I’ve never published a sestina. So, I might try that soon.

Right now, all of my innovation is going to my novel. I’ve never written a novel before, and it is, in fact, just like driving at night without the headlights.

Where are some places you like to read and write (besides home, assuming you like to be there)?

I have a lovely office at the University of San Francisco. I love reading and writing there as well as in a couple of the libraries on campus. I used to do a lot of reading and writing in the law library.

I also like writing on airplanes, in airport lounges and in hotels (and hotel bars).

There are a couple of cafés around San Francisco I work well in, but mostly I just move from room to room in our house.

What are some Brooklyn spaces you love? Why?

The Brooklyn Museum. It’s just a great space with great art and wonderful exhibits. I’m a big fan of the Brooklyn Heights Promenade. Prospect Park reminds me of Golden Gate Park, so that is also a favorite. I also prefer the coffee shops in Brooklyn to those in Manhattan.

Fill in the blanks in these lines by Whitman:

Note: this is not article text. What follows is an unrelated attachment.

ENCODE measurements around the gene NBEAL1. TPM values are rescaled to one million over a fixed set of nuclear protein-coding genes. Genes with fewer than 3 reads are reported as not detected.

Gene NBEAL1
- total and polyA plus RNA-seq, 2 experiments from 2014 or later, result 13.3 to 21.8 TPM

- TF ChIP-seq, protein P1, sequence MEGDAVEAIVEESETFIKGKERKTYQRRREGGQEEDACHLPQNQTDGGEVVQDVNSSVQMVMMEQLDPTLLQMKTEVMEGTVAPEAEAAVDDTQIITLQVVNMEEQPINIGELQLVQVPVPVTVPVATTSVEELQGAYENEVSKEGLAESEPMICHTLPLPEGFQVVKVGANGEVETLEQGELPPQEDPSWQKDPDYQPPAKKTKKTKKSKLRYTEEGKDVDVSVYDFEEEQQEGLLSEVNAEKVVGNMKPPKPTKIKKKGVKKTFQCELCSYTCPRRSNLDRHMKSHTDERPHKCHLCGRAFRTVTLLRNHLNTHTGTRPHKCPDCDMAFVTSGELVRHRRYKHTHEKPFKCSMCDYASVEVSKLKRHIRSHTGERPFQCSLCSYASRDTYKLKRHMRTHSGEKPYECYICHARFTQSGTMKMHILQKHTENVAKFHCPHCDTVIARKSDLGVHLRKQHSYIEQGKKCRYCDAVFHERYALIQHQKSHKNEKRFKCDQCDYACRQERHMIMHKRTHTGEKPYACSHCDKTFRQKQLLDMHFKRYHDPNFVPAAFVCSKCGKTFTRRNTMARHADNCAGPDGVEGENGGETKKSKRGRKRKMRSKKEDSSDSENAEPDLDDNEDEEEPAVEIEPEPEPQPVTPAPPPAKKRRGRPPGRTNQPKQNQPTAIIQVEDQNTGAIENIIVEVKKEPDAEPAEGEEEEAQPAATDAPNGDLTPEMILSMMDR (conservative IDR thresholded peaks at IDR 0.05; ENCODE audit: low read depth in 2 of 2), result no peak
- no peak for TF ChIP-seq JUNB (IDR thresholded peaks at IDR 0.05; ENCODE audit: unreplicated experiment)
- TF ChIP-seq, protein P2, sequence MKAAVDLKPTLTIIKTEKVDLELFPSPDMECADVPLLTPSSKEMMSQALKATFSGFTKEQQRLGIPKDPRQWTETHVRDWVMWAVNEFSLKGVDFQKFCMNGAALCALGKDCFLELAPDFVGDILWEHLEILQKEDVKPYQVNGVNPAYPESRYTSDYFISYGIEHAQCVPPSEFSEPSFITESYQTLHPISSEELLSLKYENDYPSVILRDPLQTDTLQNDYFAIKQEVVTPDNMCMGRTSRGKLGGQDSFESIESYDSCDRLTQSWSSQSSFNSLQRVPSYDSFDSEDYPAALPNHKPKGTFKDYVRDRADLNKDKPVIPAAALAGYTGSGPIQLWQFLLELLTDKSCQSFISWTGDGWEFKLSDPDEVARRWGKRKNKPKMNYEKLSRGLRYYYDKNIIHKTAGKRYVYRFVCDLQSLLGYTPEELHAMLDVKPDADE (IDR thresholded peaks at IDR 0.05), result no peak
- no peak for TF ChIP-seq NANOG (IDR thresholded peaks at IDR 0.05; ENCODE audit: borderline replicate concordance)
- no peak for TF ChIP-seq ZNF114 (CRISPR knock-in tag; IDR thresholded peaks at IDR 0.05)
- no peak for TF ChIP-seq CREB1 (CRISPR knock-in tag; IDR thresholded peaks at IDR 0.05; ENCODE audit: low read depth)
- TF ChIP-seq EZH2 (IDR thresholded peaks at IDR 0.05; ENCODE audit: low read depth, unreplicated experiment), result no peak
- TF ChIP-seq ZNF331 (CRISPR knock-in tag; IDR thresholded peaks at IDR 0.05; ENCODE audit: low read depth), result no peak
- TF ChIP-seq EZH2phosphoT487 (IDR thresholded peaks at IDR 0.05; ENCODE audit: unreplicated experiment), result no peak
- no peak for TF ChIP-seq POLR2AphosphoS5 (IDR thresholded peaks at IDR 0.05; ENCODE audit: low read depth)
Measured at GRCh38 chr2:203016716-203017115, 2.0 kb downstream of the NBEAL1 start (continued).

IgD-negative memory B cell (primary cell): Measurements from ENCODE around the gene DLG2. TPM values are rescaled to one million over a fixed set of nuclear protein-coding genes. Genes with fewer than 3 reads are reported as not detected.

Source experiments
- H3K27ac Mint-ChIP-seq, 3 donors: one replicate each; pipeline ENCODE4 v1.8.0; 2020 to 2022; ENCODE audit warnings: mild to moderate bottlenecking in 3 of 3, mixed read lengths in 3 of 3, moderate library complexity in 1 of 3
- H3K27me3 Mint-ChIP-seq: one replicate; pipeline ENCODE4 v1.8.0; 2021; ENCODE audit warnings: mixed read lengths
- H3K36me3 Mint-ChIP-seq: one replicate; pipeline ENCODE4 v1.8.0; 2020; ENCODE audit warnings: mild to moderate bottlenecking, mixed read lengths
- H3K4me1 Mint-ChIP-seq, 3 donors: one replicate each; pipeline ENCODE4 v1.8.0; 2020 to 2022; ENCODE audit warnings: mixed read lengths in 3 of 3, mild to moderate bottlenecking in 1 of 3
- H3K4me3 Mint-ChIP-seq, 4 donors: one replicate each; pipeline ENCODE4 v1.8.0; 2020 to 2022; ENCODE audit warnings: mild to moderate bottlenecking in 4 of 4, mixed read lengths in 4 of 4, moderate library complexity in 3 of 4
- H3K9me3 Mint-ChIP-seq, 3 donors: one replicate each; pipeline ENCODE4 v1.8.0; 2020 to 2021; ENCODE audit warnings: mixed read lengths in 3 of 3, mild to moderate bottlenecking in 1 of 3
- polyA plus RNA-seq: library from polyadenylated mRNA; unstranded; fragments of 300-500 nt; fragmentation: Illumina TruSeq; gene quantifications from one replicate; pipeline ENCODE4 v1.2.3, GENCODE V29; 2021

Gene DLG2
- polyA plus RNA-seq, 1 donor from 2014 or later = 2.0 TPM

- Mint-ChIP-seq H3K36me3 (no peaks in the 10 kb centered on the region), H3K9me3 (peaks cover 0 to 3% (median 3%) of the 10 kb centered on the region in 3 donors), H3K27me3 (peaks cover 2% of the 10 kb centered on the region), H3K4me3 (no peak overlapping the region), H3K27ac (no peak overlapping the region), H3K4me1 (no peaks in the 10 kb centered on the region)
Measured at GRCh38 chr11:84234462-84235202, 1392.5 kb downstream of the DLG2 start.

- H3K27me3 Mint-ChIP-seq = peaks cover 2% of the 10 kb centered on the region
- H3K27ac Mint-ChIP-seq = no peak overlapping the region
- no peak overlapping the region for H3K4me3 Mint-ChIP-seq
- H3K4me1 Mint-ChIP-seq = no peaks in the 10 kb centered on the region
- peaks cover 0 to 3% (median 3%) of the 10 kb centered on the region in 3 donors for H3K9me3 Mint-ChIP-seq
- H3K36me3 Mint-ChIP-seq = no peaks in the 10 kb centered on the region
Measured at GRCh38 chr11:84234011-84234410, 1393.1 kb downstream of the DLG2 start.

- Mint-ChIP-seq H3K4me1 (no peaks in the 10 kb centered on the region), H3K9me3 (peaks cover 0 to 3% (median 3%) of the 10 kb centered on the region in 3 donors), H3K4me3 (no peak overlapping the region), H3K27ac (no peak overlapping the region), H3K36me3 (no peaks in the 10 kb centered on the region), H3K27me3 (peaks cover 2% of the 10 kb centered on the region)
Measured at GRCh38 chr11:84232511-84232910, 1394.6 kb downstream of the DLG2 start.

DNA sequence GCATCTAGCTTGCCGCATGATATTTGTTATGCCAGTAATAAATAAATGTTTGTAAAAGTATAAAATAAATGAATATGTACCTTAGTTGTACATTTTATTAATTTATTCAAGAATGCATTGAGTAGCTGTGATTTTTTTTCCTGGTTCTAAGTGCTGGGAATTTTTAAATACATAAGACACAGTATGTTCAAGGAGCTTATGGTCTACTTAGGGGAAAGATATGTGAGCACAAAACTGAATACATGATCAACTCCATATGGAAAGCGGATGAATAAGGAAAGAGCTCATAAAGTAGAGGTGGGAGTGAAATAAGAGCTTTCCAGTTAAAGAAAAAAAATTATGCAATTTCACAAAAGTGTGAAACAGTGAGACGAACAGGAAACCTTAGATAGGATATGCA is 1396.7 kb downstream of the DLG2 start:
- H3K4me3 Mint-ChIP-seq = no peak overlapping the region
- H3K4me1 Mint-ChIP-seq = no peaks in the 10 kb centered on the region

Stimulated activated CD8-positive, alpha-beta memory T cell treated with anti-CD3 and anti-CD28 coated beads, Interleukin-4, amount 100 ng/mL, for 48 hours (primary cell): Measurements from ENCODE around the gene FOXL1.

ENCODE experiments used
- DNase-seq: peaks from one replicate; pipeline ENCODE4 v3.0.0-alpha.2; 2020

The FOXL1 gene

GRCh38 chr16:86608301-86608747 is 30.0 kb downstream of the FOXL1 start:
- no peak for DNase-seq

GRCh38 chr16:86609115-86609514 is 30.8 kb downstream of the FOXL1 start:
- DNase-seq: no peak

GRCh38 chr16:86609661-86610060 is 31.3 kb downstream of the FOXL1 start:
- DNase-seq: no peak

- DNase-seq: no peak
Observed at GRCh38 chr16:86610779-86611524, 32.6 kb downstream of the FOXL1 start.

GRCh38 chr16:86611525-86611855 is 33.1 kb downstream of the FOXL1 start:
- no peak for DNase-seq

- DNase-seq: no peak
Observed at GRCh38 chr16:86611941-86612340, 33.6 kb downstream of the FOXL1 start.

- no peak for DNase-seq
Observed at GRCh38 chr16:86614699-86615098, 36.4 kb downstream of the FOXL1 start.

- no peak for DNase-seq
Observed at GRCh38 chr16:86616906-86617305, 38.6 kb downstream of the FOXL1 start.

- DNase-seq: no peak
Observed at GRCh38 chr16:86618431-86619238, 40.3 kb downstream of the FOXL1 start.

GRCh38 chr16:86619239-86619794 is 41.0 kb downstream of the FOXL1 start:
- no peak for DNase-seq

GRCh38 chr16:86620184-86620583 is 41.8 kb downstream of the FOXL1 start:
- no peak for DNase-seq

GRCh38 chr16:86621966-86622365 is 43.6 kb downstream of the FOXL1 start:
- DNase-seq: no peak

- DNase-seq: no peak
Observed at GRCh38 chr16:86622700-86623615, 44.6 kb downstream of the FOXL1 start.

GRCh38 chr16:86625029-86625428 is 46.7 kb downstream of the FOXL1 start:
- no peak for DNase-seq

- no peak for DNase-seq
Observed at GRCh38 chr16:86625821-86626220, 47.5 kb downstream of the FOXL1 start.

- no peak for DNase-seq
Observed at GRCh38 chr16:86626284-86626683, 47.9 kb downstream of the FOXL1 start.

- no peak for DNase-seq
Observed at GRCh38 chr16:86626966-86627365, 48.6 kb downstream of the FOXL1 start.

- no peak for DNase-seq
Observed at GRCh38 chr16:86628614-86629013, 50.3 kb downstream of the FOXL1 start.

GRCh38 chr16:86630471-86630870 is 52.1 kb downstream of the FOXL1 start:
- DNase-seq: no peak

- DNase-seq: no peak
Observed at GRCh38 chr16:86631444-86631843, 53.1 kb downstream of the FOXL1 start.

I celebrate you, Life.

And what I say you may ignore.

For everything tries to kill me. But fails. And yet nothing loves me as good as you.

If you have time, write a nine-line poem using these end-words (in whatever order) from Jay Z’s “Brooklyn Go Hard”: father, Dodger, jack, rob, sin, pen, love, Brooklyn, Biggie.

Brooklyn Go Hard


Once, I had a father:

he never set foot in Brooklyn,

but his favorite Dodger

was Sandy Koufax (or Jackie Robinson). Jackie’s real name was Jack

Roosevelt, he would tell me. One time in LA, I saw him rob

a runner of a double just like that. No biggie.

To my father, there was no greater sin

than keeping greatness from greatness. And so to me: Son, a pen

is power. You can make it hate or make it love.

Why Brooklyn?

Because you jettisoned Kyrie.